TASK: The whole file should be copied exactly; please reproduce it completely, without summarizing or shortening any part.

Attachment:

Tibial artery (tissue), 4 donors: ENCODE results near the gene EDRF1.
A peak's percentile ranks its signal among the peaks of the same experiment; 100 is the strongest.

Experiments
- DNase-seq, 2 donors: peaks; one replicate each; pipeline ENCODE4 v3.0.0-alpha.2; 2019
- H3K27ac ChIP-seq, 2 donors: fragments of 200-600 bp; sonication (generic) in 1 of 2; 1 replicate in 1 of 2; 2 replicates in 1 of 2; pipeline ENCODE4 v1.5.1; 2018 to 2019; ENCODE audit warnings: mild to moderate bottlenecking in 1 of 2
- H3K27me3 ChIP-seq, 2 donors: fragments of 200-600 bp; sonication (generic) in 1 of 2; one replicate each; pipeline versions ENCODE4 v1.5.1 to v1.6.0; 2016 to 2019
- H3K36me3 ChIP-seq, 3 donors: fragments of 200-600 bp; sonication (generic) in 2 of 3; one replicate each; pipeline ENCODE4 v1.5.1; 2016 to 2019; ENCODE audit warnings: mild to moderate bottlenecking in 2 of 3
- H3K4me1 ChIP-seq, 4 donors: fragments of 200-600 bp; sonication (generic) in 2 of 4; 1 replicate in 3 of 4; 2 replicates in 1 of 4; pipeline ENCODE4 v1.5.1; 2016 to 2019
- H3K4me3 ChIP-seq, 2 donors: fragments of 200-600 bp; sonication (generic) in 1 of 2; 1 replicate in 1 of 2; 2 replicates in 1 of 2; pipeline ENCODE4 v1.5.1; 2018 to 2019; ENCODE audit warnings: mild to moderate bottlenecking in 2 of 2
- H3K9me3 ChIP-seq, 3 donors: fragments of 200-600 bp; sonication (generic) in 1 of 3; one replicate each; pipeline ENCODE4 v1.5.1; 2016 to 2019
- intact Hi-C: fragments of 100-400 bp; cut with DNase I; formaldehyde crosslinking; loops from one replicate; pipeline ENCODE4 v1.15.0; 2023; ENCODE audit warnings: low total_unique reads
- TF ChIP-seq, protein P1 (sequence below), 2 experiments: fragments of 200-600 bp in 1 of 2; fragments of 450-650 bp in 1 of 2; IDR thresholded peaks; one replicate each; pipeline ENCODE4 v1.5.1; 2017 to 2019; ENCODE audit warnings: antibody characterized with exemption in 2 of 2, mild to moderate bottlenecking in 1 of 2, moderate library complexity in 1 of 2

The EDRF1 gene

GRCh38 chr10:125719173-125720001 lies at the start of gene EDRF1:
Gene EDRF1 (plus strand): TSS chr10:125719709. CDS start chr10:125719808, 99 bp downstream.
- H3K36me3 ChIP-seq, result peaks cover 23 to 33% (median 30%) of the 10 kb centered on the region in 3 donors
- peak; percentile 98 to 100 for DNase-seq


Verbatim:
Tibial artery (tissue), 4 donors: ENCODE results near the gene EDRF1.
A peak's percentile ranks its signal among the peaks of the same experiment; 100 is the strongest.

Experiments
- DNase-seq, 2 donors: peaks; one replicate each; pipeline ENCODE4 v3.0.0-alpha.2; 2019
- H3K27ac ChIP-seq, 2 donors: fragments of 200-600 bp; sonication (generic) in 1 of 2; 1 replicate in 1 of 2; 2 replicates in 1 of 2; pipeline ENCODE4 v1.5.1; 2018 to 2019; ENCODE audit warnings: mild to moderate bottlenecking in 1 of 2
- H3K27me3 ChIP-seq, 2 donors: fragments of 200-600 bp; sonication (generic) in 1 of 2; one replicate each; pipeline versions ENCODE4 v1.5.1 to v1.6.0; 2016 to 2019
- H3K36me3 ChIP-seq, 3 donors: fragments of 200-600 bp; sonication (generic) in 2 of 3; one replicate each; pipeline ENCODE4 v1.5.1; 2016 to 2019; ENCODE audit warnings: mild to moderate bottlenecking in 2 of 3
- H3K4me1 ChIP-seq, 4 donors: fragments of 200-600 bp; sonication (generic) in 2 of 4; 1 replicate in 3 of 4; 2 replicates in 1 of 4; pipeline ENCODE4 v1.5.1; 2016 to 2019
- H3K4me3 ChIP-seq, 2 donors: fragments of 200-600 bp; sonication (generic) in 1 of 2; 1 replicate in 1 of 2; 2 replicates in 1 of 2; pipeline ENCODE4 v1.5.1; 2018 to 2019; ENCODE audit warnings: mild to moderate bottlenecking in 2 of 2
- H3K9me3 ChIP-seq, 3 donors: fragments of 200-600 bp; sonication (generic) in 1 of 3; one replicate each; pipeline ENCODE4 v1.5.1; 2016 to 2019
- intact Hi-C: fragments of 100-400 bp; cut with DNase I; formaldehyde crosslinking; loops from one replicate; pipeline ENCODE4 v1.15.0; 2023; ENCODE audit warnings: low total_unique reads
- TF ChIP-seq, protein P1 (sequence below), 2 experiments: fragments of 200-600 bp in 1 of 2; fragments of 450-650 bp in 1 of 2; IDR thresholded peaks; one replicate each; pipeline ENCODE4 v1.5.1; 2017 to 2019; ENCODE audit warnings: antibody characterized with exemption in 2 of 2, mild to moderate bottlenecking in 1 of 2, moderate library complexity in 1 of 2

The EDRF1 gene

GRCh38 chr10:125719173-125720001 lies at the start of gene EDRF1:
Gene EDRF1 (plus strand): TSS chr10:125719709. CDS start chr10:125719808, 99 bp downstream.
- H3K36me3 ChIP-seq, result peaks cover 23 to 33% (median 30%) of the 10 kb centered on the region in 3 donors
- peak; percentile 98 to 100 for DNase-seq